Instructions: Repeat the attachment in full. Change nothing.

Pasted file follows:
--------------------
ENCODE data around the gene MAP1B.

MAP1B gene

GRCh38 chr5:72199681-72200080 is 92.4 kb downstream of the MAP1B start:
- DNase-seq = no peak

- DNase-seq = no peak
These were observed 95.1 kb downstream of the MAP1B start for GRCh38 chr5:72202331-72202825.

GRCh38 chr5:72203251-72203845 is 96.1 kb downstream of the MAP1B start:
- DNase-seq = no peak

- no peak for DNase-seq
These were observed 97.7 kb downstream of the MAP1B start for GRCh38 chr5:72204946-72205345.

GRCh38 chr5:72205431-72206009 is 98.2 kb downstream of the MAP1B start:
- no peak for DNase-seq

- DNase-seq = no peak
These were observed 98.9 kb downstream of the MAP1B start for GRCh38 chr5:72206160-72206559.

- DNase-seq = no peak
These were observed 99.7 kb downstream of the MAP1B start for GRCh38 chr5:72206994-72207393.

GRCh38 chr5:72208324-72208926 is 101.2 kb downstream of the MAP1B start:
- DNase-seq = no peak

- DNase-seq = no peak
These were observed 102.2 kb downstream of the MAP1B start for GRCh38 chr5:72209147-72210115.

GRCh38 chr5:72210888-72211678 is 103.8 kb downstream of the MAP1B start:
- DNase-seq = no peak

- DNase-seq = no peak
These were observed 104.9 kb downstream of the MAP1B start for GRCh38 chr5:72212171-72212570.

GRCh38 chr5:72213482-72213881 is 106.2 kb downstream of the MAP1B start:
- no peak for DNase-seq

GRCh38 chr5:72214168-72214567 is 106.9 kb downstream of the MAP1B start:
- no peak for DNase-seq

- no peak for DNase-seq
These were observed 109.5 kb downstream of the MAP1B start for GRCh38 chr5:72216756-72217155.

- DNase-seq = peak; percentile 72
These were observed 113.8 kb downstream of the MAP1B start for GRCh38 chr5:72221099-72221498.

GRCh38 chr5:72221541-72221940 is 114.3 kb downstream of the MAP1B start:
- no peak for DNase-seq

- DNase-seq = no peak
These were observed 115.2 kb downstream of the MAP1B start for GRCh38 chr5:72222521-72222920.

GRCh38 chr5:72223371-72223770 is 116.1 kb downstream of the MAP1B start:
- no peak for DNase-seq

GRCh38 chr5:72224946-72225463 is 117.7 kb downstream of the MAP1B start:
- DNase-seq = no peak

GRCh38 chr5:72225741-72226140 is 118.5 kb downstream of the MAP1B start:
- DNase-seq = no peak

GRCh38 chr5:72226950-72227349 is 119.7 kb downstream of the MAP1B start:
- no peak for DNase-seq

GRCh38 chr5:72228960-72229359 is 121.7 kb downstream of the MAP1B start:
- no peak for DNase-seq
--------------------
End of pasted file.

ENCODE data around the gene MAP1B.

MAP1B gene

GRCh38 chr5:72199681-72200080 is 92.4 kb downstream of the MAP1B start:
- DNase-seq = no peak

- DNase-seq = no peak
These were observed 95.1 kb downstream of the MAP1B start for GRCh38 chr5:72202331-72202825.

GRCh38 chr5:72203251-72203845 is 96.1 kb downstream of the MAP1B start:
- DNase-seq = no peak

- no peak for DNase-seq
These were observed 97.7 kb downstream of the MAP1B start for GRCh38 chr5:72204946-72205345.

GRCh38 chr5:72205431-72206009 is 98.2 kb downstream of the MAP1B start:
- no peak for DNase-seq

- DNase-seq = no peak
These were observed 98.9 kb downstream of the MAP1B start for GRCh38 chr5:72206160-72206559.

- DNase-seq = no peak
These were observed 99.7 kb downstream of the MAP1B start for GRCh38 chr5:72206994-72207393.

GRCh38 chr5:72208324-72208926 is 101.2 kb downstream of the MAP1B start:
- DNase-seq = no peak

- DNase-seq = no peak
These were observed 102.2 kb downstream of the MAP1B start for GRCh38 chr5:72209147-72210115.

GRCh38 chr5:72210888-72211678 is 103.8 kb downstream of the MAP1B start:
- DNase-seq = no peak

- DNase-seq = no peak
These were observed 104.9 kb downstream of the MAP1B start for GRCh38 chr5:72212171-72212570.

GRCh38 chr5:72213482-72213881 is 106.2 kb downstream of the MAP1B start:
- no peak for DNase-seq

GRCh38 chr5:72214168-72214567 is 106.9 kb downstream of the MAP1B start:
- no peak for DNase-seq

- no peak for DNase-seq
These were observed 109.5 kb downstream of the MAP1B start for GRCh38 chr5:72216756-72217155.

- DNase-seq = peak; percentile 72
These were observed 113.8 kb downstream of the MAP1B start for GRCh38 chr5:72221099-72221498.

GRCh38 chr5:72221541-72221940 is 114.3 kb downstream of the MAP1B start:
- no peak for DNase-seq

- DNase-seq = no peak
These were observed 115.2 kb downstream of the MAP1B start for GRCh38 chr5:72222521-72222920.

GRCh38 chr5:72223371-72223770 is 116.1 kb downstream of the MAP1B start:
- no peak for DNase-seq

GRCh38 chr5:72224946-72225463 is 117.7 kb downstream of the MAP1B start:
- DNase-seq = no peak

GRCh38 chr5:72225741-72226140 is 118.5 kb downstream of the MAP1B start:
- DNase-seq = no peak

GRCh38 chr5:72226950-72227349 is 119.7 kb downstream of the MAP1B start:
- no peak for DNase-seq

GRCh38 chr5:72228960-72229359 is 121.7 kb downstream of the MAP1B start:
- no peak for DNase-seq